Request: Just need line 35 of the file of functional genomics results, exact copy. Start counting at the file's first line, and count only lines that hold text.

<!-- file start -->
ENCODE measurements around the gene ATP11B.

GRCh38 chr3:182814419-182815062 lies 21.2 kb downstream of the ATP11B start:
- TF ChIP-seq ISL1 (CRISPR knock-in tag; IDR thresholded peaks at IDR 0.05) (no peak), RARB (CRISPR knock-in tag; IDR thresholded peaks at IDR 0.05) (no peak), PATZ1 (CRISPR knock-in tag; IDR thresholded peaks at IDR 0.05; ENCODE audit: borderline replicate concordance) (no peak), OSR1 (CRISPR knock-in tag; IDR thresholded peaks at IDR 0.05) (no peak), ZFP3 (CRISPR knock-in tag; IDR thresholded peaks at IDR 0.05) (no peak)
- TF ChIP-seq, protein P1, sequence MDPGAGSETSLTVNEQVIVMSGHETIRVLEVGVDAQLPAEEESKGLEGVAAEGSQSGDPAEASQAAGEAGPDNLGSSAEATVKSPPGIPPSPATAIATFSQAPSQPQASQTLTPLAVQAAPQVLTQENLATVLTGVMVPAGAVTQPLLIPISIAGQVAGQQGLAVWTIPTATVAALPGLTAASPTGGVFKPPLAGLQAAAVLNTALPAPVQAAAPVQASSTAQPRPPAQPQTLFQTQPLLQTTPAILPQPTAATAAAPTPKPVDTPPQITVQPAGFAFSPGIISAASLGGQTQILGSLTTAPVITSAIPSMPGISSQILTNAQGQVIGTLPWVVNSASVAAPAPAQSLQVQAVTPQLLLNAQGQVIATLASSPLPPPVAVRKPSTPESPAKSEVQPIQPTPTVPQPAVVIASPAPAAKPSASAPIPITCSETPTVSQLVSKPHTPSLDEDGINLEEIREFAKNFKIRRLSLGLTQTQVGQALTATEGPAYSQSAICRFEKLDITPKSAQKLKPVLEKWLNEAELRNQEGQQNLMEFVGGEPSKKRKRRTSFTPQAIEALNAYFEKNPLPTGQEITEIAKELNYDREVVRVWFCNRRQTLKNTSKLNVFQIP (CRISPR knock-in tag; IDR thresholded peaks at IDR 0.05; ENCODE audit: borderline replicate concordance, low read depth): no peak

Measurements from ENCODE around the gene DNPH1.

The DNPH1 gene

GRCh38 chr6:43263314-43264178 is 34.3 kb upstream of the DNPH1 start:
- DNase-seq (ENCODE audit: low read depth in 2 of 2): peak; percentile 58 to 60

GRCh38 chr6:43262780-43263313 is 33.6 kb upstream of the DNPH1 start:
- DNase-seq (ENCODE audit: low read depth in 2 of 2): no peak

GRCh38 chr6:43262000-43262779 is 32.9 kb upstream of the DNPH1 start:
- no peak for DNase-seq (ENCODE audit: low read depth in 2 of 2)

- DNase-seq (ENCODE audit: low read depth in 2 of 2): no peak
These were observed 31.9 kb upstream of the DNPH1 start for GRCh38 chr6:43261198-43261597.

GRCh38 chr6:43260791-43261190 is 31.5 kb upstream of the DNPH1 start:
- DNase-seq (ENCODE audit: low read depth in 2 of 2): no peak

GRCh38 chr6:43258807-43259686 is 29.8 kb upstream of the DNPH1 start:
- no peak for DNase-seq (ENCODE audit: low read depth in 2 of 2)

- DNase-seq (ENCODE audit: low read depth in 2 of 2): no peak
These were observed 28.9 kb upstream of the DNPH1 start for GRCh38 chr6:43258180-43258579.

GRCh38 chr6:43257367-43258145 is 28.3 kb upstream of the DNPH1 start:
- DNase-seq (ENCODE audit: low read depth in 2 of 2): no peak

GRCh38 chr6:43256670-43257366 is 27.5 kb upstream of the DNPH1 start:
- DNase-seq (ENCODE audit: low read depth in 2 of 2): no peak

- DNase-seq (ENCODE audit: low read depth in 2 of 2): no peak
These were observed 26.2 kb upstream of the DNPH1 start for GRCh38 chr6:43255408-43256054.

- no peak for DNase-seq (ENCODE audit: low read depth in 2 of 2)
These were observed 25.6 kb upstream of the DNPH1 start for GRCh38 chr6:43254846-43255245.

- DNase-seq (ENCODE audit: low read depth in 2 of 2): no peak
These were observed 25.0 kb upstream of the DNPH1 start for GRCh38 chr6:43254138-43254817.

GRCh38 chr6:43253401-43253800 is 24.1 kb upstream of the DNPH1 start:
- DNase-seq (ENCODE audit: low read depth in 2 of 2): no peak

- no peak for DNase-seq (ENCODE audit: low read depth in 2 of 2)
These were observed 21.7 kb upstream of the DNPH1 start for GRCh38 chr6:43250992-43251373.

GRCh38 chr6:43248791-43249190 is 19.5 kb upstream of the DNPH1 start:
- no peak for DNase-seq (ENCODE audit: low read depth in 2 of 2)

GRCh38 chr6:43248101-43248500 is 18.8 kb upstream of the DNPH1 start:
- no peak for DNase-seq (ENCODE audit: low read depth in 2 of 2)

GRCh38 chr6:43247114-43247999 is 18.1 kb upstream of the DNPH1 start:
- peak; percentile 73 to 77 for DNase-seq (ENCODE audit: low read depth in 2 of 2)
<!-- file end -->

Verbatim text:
GRCh38 chr6:43248791-43249190 is 19.5 kb upstream of the DNPH1 start: